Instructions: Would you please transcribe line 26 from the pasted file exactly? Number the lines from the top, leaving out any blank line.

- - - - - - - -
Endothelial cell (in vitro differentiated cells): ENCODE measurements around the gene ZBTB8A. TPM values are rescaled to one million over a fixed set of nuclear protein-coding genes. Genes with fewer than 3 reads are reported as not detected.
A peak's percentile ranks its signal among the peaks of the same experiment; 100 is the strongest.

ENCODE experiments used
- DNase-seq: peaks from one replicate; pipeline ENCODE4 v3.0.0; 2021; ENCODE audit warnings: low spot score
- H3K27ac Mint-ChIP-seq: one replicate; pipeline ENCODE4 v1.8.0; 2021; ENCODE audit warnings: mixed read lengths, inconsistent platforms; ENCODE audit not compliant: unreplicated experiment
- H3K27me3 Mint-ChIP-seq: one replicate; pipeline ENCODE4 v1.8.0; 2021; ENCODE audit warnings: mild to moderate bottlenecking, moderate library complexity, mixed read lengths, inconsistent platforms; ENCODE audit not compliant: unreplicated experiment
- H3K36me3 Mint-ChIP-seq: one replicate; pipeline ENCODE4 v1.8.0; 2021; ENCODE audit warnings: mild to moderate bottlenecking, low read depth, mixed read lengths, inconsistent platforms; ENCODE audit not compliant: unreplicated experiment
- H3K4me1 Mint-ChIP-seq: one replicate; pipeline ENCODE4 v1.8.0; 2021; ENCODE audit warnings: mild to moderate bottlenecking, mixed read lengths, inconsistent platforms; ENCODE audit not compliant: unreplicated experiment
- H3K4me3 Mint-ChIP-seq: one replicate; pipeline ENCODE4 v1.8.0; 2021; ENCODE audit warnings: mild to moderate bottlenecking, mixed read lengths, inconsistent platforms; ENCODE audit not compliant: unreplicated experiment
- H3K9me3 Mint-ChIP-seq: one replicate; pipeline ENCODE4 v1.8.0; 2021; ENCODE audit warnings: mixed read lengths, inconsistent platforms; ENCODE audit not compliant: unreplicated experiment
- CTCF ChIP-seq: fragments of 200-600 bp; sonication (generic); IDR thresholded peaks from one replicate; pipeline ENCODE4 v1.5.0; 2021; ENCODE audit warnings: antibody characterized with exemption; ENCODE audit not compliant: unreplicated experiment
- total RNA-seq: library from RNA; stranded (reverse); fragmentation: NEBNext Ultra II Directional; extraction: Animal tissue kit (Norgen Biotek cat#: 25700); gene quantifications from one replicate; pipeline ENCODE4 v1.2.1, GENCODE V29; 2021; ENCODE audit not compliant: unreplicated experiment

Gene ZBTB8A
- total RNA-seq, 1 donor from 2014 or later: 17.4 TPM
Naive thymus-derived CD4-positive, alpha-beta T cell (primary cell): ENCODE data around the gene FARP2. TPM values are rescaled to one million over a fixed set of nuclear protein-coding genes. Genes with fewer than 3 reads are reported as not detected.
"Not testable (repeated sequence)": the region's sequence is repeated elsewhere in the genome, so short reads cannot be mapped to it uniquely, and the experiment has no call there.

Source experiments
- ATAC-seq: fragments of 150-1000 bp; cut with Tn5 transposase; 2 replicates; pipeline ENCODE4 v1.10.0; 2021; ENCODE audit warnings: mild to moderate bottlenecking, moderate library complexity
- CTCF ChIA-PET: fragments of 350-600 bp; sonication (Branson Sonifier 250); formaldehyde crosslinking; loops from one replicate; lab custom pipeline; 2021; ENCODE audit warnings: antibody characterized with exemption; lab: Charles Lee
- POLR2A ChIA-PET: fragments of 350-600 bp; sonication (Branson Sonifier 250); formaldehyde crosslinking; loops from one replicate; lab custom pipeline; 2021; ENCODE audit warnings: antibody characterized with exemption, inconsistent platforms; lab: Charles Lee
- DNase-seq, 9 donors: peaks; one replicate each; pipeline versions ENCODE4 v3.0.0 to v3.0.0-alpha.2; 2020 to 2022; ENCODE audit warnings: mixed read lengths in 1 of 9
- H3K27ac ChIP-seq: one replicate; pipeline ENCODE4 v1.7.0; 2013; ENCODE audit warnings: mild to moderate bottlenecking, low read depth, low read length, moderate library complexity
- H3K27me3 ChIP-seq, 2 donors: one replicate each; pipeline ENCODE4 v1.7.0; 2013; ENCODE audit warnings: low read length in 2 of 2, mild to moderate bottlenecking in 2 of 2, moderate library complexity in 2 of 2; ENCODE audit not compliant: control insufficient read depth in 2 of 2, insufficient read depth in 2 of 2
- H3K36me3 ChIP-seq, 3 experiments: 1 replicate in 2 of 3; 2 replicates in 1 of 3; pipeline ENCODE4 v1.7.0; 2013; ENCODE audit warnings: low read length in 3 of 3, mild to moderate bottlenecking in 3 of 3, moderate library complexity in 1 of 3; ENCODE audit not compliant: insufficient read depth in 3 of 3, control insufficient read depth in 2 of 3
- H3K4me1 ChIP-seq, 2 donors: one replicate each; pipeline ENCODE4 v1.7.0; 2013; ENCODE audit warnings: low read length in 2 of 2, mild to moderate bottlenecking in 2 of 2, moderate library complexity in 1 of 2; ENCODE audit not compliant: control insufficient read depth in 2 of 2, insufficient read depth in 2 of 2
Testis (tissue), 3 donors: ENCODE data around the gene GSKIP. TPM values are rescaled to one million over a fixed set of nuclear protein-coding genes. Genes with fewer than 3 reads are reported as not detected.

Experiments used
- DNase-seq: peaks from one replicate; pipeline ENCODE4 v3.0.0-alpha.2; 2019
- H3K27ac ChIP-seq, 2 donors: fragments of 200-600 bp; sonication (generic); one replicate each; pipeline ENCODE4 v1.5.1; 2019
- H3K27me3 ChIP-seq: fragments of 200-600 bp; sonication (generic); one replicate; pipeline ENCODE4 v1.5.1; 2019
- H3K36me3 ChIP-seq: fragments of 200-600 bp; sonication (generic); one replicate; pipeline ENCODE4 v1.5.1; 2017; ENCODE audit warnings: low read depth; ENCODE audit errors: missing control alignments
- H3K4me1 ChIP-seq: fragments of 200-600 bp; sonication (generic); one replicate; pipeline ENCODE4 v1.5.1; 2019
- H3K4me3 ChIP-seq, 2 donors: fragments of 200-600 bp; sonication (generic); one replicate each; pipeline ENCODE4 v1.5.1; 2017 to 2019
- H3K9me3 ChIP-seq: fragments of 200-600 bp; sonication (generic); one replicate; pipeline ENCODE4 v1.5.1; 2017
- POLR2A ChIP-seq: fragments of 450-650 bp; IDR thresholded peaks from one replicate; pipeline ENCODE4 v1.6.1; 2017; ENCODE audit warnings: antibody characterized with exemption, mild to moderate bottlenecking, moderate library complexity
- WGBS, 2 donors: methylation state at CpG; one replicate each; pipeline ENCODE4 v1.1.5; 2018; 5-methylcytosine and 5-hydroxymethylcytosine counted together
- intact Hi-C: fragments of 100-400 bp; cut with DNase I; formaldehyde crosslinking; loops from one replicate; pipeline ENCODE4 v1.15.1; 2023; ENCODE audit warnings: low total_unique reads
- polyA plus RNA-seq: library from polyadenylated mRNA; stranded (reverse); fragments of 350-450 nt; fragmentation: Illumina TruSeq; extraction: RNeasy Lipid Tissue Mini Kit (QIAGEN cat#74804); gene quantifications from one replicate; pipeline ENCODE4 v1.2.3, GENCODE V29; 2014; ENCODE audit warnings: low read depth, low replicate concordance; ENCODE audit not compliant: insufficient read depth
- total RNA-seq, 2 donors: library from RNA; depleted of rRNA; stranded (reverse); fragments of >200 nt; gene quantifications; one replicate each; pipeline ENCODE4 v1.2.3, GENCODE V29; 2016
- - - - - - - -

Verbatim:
Testis (tissue), 3 donors: ENCODE data around the gene GSKIP. TPM values are rescaled to one million over a fixed set of nuclear protein-coding genes. Genes with fewer than 3 reads are reported as not detected.